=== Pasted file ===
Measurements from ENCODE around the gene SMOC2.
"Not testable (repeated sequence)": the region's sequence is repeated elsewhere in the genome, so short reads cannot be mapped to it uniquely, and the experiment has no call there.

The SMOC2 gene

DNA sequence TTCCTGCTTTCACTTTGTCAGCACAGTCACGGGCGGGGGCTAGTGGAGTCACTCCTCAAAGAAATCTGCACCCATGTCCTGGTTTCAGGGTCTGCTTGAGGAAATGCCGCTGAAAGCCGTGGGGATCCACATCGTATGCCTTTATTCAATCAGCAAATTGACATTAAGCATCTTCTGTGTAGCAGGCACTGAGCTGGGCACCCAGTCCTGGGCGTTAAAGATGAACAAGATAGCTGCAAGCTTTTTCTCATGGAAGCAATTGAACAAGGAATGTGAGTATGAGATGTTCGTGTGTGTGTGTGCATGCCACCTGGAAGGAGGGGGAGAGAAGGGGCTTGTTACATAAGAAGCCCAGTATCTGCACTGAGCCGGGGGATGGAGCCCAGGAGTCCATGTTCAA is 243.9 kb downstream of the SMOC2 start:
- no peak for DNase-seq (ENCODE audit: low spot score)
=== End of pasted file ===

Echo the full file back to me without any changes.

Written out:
Measurements from ENCODE around the gene SMOC2.
"Not testable (repeated sequence)": the region's sequence is repeated elsewhere in the genome, so short reads cannot be mapped to it uniquely, and the experiment has no call there.

The SMOC2 gene

DNA sequence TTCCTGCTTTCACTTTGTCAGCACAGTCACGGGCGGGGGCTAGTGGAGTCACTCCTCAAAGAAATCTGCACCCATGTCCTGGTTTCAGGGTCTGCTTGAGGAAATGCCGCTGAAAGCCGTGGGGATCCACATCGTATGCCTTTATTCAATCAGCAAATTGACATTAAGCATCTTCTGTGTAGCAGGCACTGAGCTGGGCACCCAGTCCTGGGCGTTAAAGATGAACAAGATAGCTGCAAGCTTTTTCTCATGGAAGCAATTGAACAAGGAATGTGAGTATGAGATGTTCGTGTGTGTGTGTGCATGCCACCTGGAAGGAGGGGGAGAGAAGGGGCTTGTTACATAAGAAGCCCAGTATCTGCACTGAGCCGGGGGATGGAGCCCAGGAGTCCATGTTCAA is 243.9 kb downstream of the SMOC2 start:
- no peak for DNase-seq (ENCODE audit: low spot score)